Last night's announcement came in a video release featuring President Obama and HHS Secretary Sylvia Mathews Burwell. The president cited the Affordable Care Act's reach into previously underserved markets and the increased level of consumer choice in 2015; increased competition as the law goes forward will drive down premiums over time, he said.
Preliminary estimates show that 11.4 million Americans re-enrolled or signed up for health coverage for the first time during the 2015 open enrollment period under the Affordable Care Act (ACA). Open enrollment ended Sunday.
HHS Secretary Sylvia Mathews Burwell announced the figure in a video with President Barack Obama, which was released on the White House Facebook page yesterday evening.
Ms Burwell also described the huge turnout at enrollment centers on Sunday, which was the deadline to sign up or face tax penalties for not having coverage. “On the final day, we had more consumers sign up than we’ve ever had.”
The 11.4 million total, if validated, far exceeds earlier targets of 9 million enrollees through the end of 2015 enrollment. Last year, massive problems with the launch of the federal exchange, HealthCare.gov, had Obama Administration officials scrambling to meet the 2014 target of 7 million enrollees. HealthCare.gov is used by consumers in 37 states.
While HHS officials appeared to catch up and hit that target in the final weeks last year, it was later revealed that CMS had counted 400,000 consumers who bought stand-alone dental plans on the exchange. After consumers who failed to follow up with premium payments were netted out, the final 2014 enrollment figure was 6.7 million.
Since that time, both former HHS Secretary Kathleen Sebelius, one of President Obama’s earliest supporters, and CMS Administrator Marilyn Tavenner have resigned.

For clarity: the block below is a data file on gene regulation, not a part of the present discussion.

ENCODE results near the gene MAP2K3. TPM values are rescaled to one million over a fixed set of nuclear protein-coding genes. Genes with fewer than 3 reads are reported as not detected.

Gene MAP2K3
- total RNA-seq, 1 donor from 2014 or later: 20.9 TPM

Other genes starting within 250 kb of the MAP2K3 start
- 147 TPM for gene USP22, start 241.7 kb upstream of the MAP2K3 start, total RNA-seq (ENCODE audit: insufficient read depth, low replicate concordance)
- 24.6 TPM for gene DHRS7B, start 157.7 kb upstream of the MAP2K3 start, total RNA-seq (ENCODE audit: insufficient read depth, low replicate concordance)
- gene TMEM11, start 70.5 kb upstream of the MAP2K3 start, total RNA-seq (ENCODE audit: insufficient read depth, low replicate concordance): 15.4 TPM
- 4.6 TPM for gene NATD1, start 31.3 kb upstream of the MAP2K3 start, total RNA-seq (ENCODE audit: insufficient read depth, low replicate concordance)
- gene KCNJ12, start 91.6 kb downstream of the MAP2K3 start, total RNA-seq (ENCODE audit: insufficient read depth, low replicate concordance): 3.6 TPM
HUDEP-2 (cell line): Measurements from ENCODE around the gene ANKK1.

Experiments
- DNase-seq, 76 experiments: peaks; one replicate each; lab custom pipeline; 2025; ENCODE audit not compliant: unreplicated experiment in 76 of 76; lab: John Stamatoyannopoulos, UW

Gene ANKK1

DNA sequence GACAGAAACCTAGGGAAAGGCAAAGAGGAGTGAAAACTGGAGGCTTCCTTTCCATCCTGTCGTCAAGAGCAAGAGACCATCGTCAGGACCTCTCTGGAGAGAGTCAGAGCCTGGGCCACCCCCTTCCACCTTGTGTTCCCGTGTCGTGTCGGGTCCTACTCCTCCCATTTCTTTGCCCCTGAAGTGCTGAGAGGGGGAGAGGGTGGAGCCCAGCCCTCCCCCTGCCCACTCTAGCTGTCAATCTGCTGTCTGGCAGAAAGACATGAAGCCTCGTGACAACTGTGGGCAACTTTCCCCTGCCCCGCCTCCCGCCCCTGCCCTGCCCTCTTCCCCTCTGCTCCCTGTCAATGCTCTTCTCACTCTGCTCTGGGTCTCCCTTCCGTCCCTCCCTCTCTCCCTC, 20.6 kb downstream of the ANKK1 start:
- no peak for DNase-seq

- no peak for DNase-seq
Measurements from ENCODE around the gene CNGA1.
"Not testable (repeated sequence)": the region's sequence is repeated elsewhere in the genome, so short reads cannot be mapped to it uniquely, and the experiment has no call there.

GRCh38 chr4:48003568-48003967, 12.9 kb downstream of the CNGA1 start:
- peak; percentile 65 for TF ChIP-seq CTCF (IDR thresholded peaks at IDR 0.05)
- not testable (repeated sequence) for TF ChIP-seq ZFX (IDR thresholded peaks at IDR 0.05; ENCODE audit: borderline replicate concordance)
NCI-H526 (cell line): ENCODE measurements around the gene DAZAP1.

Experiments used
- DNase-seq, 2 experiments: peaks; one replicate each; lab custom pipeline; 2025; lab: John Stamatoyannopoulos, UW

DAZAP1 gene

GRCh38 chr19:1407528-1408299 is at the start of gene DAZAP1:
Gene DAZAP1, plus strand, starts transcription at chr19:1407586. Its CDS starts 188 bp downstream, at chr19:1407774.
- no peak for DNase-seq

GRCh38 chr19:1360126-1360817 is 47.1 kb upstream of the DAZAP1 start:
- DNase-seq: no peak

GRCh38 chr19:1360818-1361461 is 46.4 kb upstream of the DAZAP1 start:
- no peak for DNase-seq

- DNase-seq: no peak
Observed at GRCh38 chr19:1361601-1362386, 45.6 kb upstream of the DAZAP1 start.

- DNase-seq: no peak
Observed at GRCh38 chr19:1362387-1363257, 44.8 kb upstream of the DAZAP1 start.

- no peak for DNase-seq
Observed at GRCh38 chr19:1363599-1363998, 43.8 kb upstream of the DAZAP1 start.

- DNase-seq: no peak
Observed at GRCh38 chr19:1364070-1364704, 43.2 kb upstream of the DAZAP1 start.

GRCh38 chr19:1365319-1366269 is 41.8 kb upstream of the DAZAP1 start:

Compared with the announcement of last year’s final enrollment figure, which was held on the White House lawn, this year’s video release was comparatively low-key. President Obama touted the ACA’s reach into previously underserved markets, as well as this year’s improved level of consumer choice, which he said would continue to drive down premium costs over time.
"The Affordable Care Act is working," the president said. "And I'll tell you, everywhere I go around the country, I'm meeting individuals who come up and thank me. How passionate they are about the difference it’s made in their lives, it really reminds me why we do all of this."
He thanked the volunteers and navigators who assisted consumers in signing up for coverage, which he called, “aka Obamacare.” In states that did not expand Medicaid, volunteers are also helping some consumers complete exemption forms for their tax returns. This would allow those who fall between 100% and 138% of the federal poverty level to possibly avoid penalties for not having health coverage, since they live in states with a “coverage gap.” Medicaid expansion was a core component of the ACA whose enrollees fall outside the 11.4 million figure; however, a Supreme Court ruling let decide whether to expand the program.
This year, penalties for failing to secure health coverage are $325 or 2% of income.
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